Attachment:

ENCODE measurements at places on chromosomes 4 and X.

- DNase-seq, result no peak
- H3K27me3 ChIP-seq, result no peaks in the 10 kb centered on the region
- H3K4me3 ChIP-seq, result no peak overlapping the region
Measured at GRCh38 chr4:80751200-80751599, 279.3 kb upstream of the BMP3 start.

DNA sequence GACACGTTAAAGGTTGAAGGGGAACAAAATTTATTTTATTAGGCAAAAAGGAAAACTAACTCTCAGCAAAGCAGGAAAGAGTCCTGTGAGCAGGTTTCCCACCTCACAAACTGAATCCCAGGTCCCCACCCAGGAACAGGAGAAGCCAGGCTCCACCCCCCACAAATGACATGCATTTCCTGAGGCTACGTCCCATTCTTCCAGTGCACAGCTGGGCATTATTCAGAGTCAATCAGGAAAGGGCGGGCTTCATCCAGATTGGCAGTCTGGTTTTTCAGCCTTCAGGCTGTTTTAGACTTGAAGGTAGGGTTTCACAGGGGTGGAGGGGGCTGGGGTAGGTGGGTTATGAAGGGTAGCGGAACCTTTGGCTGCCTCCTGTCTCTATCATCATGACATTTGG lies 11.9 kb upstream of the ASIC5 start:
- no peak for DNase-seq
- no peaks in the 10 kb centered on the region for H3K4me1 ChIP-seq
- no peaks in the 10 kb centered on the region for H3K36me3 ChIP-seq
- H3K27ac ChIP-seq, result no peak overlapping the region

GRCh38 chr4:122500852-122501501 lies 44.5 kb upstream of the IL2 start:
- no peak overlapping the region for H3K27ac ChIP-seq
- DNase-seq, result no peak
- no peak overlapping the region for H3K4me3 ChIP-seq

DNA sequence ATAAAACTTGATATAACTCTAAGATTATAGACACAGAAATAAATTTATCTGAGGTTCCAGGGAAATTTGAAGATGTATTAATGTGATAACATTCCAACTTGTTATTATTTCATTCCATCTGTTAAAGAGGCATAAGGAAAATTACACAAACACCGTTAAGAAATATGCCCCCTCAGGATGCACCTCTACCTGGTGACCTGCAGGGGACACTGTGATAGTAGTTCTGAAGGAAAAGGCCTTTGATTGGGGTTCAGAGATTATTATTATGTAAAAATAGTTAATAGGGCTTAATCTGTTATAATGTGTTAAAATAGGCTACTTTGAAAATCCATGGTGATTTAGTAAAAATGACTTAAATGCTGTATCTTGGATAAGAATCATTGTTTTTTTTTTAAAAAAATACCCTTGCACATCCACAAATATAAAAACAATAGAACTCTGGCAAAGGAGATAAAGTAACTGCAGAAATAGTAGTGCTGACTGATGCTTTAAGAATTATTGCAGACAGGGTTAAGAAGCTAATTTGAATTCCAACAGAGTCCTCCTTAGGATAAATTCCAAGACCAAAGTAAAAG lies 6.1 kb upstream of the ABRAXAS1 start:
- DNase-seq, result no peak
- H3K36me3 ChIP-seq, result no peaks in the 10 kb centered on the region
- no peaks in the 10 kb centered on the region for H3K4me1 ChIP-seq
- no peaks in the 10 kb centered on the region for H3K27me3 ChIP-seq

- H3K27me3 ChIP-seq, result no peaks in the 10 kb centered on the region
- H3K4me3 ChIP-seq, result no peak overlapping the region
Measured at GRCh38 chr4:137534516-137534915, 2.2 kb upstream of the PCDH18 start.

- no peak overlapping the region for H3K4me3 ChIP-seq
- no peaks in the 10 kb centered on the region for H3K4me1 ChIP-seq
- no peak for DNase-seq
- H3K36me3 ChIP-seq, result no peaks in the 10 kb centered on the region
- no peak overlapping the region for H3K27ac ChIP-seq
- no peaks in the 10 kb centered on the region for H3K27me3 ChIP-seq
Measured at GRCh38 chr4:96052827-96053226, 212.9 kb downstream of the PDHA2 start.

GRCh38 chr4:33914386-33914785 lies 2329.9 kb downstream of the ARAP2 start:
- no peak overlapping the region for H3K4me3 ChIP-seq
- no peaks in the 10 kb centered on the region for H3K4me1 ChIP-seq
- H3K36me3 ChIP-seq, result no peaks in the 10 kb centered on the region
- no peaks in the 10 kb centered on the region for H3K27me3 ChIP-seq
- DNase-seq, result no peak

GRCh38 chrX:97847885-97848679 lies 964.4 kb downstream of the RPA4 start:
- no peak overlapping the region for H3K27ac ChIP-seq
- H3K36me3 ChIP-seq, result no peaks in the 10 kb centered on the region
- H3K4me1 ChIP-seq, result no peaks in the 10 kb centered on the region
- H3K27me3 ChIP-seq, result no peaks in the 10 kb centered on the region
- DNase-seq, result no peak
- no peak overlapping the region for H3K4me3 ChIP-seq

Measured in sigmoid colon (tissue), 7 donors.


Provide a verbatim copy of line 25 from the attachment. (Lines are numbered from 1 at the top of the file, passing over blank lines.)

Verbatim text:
- no peak for DNase-seq